3. It's a degree in problem solving...

It is all a shame really because whereas society at large judges PhD holders on their knowledge, the academic world passes judgement based on research publications. In the midst of all this, the real shame is that, both are far from the truth of the reality and the degree does not credit any of the above. 

So then, "What does the degree credit?" I hear you ask, well the hint is in the name. A Doctor in Philosophy is only awarded to someone who has displayed an ability to think (that's all philosophy is right?). The best way to prove this thinking ability is to undergo a 3 year minimum period of extensive problem solving, troubleshooting and thinking outside the box. Science in particular is like trying to solve one huge jig-saw puzzle with missing pieces, the whole time having no idea what the final picture looks like. Oh I should also mention you are only allowed to work on a small section and trust others to faithfully complete their small sections which must ultimately be coherent with your section and the grand picture. 

Confused? That's fine, only God knows how we have made it this far.
Its perfectly normal to develop an involuntary love for puzzles and brain teasers during your studies. 

2. Everyone is a critic...

You would think that such a world where teamwork is essential would be driven by a sense of camaraderie, brotherly love and support. On the contrary, its driven by criticism. This is best illustrated by a personal story shared by a physicist at a recent careers expo. He explained how for over 15 years every talk or presentation was met with judgemental-like questions. "Did you try this?", "How about that?", "What if....?", "Have you considered...?" "This doesn't look like it adds up!". The same work, presented at public engagement activities was however received with shouts of praise and accolades. 

It helps to have a shoulder to lean/cry on
What more can I say. If you are going to do a PhD or even work in academia, persistence and motivation is key because the criticism and setbacks will come in bucketfuls

1. Nobody cares about the title...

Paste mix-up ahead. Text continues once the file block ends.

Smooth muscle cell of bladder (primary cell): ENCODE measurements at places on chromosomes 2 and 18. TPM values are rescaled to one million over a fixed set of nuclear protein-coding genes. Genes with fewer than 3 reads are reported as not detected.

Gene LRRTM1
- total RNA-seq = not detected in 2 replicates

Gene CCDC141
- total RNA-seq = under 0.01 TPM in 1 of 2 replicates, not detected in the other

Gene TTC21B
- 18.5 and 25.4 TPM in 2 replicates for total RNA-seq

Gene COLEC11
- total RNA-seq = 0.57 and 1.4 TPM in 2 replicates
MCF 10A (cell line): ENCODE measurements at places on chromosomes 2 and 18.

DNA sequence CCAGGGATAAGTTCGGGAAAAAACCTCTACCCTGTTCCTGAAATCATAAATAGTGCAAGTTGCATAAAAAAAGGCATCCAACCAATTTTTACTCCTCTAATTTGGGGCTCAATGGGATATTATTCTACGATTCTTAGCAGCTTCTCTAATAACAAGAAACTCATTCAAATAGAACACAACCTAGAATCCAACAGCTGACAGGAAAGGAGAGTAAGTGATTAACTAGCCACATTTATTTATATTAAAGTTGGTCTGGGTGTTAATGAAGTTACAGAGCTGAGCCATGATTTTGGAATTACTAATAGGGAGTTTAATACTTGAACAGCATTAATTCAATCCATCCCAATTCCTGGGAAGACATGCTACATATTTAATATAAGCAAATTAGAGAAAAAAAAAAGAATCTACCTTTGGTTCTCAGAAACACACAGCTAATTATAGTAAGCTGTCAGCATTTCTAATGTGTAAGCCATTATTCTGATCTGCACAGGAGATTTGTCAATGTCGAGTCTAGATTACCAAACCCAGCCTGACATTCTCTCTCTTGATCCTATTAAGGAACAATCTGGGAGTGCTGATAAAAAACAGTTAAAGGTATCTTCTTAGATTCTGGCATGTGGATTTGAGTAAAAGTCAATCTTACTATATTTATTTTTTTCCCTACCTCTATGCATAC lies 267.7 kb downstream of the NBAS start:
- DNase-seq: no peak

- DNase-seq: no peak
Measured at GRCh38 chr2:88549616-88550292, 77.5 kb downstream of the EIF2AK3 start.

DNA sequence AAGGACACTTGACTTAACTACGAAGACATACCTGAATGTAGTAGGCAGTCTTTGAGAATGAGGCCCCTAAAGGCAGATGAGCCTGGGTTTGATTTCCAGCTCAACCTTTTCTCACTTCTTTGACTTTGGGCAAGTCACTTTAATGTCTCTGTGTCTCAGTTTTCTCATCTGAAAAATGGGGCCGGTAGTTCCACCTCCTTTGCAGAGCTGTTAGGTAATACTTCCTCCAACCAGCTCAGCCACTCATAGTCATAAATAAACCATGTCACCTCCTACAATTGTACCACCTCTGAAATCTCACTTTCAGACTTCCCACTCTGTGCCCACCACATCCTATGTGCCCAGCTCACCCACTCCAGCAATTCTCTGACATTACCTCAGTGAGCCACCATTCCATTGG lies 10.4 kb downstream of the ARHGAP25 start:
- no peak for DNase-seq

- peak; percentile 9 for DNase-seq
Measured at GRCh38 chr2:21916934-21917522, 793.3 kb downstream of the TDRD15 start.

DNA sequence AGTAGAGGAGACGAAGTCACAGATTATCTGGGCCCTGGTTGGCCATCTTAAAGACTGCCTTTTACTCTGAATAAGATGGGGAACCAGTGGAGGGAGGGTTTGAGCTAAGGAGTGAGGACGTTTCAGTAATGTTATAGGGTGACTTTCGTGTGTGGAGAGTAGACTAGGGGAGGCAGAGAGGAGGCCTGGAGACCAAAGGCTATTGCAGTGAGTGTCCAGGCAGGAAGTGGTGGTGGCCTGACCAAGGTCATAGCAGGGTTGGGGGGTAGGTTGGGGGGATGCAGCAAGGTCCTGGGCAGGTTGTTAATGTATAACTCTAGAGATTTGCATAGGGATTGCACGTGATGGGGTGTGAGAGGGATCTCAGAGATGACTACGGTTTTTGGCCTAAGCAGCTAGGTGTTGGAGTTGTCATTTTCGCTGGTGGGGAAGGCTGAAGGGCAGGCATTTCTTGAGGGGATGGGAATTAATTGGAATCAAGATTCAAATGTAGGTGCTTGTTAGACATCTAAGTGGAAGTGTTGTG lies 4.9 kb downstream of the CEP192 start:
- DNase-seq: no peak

For me this was the worst shock. If you have read anything on this blog or heard me speak about my motivations you would have noticed a few DoctorWho references and my desire to claim the title of Dr. for myself. Two weeks into my course it dawned in me that nobody cares for the title. So what if you can now tick 'Dr' rather than 'Mr' when filling out forms?. So what if you can stand up tall if ever that famous question is asked, "Is there a doctor in the room?"..... then calmly proceed to explain how you are actually not a medical doctor. In the world of academia everyone is on first name basis. 

The only people who seem to care for the title are sales reps trying to arrange an appointment. As a matter of fact they bless everyone with the title, students and graduates alike.
Maybe that is the reason some are so good at their job

Thursday, 31 October 2013


Hello to all you ladies and gentlemen, boys and girls, mummy’s and daddy’s, vagabonds and convicts, PI’s, post-docs and students (at least one group will probably not be reading). What's the big news that requires such an all inclusive introduction to people from all walks of life? I am proud to announce that I am now a parent and have fathered a PhD thesis weighing in at 202 pages, with 120 references and it goes without saying that she is such a beauty. I was filled with joy when the printers presented her to me, with her blue cover page and perfect binding. Tears came to my eyes as I held her for the first time and looked her over. From her 14 point bold calibri level 1 headings to her 12 point double spaced justified text. I was glad to see she had no deformities, an introduction, methods, 3 results chapters and a discussion all in the right places. I named her "Synaptic modulation in the dorsal cochlear nucleus, a biological substrate of tinnitus" or Smits for short (pronounced Schmidt in some weird recognition to my non-existent German heritage). 

 All hail Smit the great

Allow me to take you through the journey of how Smits got to be here, and what a journey it has been. Smits was conceived on the 1st of September 2009 after my part-time love relationship with Science became the real deal and we decided to move our relationship forward. Our love was so strong and sure we went straight from undergraduate to doctorate status. Like a few other couples I know we chose to bypass the whole Master's phase. Four years since this update in relationship status, my relationship with Science has had its trying times. The hardest of which was when I had to learn electrophysiology in preparation for Smits's arrival, a skill which comprises fifty percent 'know-how' and fifty percent luck.  To give you an idea imagine trying to pierce a pea-sized water balloon with a needle only that your pea-sized water balloon is about fifty times smaller than an actual pea-sized water balloon (assuming those exist).

The pin-sized glass pipette next to the pen tip is the tool of my trade